This recipe comes from a Julia Child cookbook I aquired quite a few years ago. I've improvised a bit mostly by making it into a large cobbler, and adding different fruit, but for the most part the recipe is perfect! I think the part I love about the cobber is the corn meal in the dough. It just gives it such a great texture and crunch. This recipe is great with fresh fruit or frozen works just as well. I've been known to make the blackberry variation in the dead of winter with a bunch of frozen berries. It works perfect!
recipe adapted from the cookbook Baking with Julia by Dorie Greenspan
3 tablespoons unsalted butter
1/2- 1 cup sugar depending on sweetness of fruit
6 cups sliced fruit (I've used just blackberries, or a combo of peaches and blackberries. Plums are awesome too.)
Melt the butter in a large skillet over medium heat. Add the sugar, stirring to dissolve, then toss in the fruit. Stir the fruit around to coat each piece and then cook, stirring now and then, until the fruit is soft and gives up some of its liquid. Increase the heat to high and cook f or a few minutes more, to boil down the juices a bit. Spoon the fruit into 4 to 6 individual soufflé molds, ramekins, or ovenproof bowls (they should hold 6 – 8 ounces) and set aside while you make the cobbler biscuit.
*(It's at this point I just pour the fruit into a 9x13 inch casserole dish. I make 1 big cobbler instead of the mini ones.)
1½ cups unbleached all-purpose flour
½ cup stone-ground white cornmeal (you can use yellow)
3 tablespoons sugar
1 tablespoon baking powder
½ teaspoon baking soda
1 teaspoon minced ginger
½ stick (2 ounces) cold unsalted butter, cut into 12 pieces
1¼ to 1½ cups heavy cream or milk
a few T. of sugar to sprinkle on top of the uncooked biscuit. I like the sparkly look:)
Heavy cream or ice cream, for serving (optional)
Position a rack in the center of the oven and preheat the oven to 425°F.
Put the flour, cornmeal, sugar, baking powder, baking soda, salt, and the ginger (if using), in a large bowl. Mix the ingredients.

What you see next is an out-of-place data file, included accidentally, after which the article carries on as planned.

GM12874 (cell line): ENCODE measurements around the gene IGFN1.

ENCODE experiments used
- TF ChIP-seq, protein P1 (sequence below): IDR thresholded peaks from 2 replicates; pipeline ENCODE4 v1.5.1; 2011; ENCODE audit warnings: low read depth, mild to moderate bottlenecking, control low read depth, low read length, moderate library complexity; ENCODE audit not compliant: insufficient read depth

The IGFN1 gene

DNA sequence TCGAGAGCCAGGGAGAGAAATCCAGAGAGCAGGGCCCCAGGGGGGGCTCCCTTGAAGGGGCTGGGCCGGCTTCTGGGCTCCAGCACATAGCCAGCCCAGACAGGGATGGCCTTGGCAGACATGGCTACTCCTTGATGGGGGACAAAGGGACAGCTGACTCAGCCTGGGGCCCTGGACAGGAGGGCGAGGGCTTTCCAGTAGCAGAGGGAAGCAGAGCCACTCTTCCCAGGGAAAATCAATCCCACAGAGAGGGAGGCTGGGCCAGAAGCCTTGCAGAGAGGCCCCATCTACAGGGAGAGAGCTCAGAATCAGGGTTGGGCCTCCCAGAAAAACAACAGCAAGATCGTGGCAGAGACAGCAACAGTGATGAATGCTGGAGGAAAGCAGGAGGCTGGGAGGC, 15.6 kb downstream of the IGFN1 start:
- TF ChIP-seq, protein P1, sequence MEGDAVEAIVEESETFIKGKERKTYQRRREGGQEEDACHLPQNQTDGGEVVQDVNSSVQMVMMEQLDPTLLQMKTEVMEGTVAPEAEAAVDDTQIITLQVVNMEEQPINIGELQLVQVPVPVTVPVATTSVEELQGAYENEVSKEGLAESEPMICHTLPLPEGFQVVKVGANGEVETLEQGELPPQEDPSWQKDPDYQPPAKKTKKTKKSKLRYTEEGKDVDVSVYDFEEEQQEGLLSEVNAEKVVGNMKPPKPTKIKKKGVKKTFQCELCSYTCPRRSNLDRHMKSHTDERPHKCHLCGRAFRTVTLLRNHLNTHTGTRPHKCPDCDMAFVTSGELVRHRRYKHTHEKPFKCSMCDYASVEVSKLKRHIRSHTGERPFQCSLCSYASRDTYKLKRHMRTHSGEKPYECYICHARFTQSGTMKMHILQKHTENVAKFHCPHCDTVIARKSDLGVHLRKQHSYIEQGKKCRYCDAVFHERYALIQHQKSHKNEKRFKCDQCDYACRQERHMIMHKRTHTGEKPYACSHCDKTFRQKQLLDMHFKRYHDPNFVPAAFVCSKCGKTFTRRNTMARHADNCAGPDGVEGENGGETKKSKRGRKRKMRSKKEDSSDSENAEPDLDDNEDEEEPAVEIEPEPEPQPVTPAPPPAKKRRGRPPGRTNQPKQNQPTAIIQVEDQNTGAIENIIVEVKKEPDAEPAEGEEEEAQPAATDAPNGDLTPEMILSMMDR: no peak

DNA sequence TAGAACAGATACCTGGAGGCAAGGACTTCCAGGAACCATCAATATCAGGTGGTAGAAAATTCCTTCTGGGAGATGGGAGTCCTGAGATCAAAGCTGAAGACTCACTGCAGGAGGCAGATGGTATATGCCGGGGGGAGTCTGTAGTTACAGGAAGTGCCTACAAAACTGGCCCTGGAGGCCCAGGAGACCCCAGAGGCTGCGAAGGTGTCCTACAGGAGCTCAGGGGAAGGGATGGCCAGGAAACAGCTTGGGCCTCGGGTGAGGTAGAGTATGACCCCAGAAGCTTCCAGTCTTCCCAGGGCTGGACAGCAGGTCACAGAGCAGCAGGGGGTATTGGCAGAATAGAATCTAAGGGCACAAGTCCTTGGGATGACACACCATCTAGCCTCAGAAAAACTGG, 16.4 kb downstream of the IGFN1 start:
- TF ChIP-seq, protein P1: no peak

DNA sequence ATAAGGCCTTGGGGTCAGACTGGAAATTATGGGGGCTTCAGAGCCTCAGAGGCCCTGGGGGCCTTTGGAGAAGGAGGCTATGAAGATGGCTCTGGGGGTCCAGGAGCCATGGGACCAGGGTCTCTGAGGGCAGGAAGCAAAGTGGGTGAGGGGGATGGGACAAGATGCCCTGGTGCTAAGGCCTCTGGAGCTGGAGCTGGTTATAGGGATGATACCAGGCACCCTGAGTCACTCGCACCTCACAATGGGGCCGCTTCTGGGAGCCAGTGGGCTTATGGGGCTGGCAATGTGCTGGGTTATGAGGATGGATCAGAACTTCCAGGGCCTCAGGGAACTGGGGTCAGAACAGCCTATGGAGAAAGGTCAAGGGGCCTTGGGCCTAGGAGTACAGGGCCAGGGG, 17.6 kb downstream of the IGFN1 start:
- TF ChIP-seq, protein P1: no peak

Add the pieces of cold butter. I use a pastry blender and cut the butter into the flower mixture. Grating cold butter with a large hole cheese grater is a great idea too. You want the butter to be crumbly, and about the size of peas when you're done cutting it into the flour mixture.
Make a well in the center of the ingredients and pour in 1¼ cups heavy cream, stirring with a fork to draw in the dry ingredients from the sides of the bowl and form a dough. If the mixture is too dry and does not hold together, add more cream, as much as ¼ cup more. You want a soft, moist dough that forms curds as you stir it.
Spoon the dough onto the top of the fruit, dividing it evenly among the cobbler pans. (Or in my case on top of the large cobbler.) Don’t worry if the fruit isn’t completely covered or if it’s covered unevenly – this is a homey dessert and part of its charm is its rough, craggy top. If the fruit bubbles up and over the top, so much the better.
Place the cobbler on a foil- or parchment-lined jelly-roll pan and bake for approx. 30-45 minute for a large cobbler, or 15 minutes for individual ones, or until the tops are nicely browned. (The golden biscuit is the key; you don’t have to worry about the fruit, as it was cooked before it went into the oven.) Transfer the cobblers to a rack and let them cool for 5 to 10 minutes – they’re best served warm. If you must make them ahead of time, keep them at room temperature – do not reheat.
If you’re serving the cobblers with a pitcher of heavy cream, encourage people to crack the tops and create a little opening for the cream to be poured in; ice cream can be scooped right onto the cobbler tops, cracked or not.